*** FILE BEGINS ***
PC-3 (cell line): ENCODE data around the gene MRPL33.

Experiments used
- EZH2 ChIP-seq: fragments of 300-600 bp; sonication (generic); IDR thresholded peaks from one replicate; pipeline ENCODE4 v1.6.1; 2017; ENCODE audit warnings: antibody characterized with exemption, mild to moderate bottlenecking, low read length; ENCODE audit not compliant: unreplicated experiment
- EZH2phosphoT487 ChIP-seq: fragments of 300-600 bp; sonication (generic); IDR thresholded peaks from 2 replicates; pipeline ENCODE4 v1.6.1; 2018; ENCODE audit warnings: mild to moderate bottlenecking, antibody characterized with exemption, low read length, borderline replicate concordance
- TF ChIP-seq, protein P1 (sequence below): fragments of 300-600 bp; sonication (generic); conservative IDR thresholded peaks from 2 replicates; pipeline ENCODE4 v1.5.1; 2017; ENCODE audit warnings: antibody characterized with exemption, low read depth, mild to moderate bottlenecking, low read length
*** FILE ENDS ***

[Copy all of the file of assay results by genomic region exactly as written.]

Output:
PC-3 (cell line): ENCODE data around the gene MRPL33.

Experiments used
- EZH2 ChIP-seq: fragments of 300-600 bp; sonication (generic); IDR thresholded peaks from one replicate; pipeline ENCODE4 v1.6.1; 2017; ENCODE audit warnings: antibody characterized with exemption, mild to moderate bottlenecking, low read length; ENCODE audit not compliant: unreplicated experiment
- EZH2phosphoT487 ChIP-seq: fragments of 300-600 bp; sonication (generic); IDR thresholded peaks from 2 replicates; pipeline ENCODE4 v1.6.1; 2018; ENCODE audit warnings: mild to moderate bottlenecking, antibody characterized with exemption, low read length, borderline replicate concordance
- TF ChIP-seq, protein P1 (sequence below): fragments of 300-600 bp; sonication (generic); conservative IDR thresholded peaks from 2 replicates; pipeline ENCODE4 v1.5.1; 2017; ENCODE audit warnings: antibody characterized with exemption, low read depth, mild to moderate bottlenecking, low read length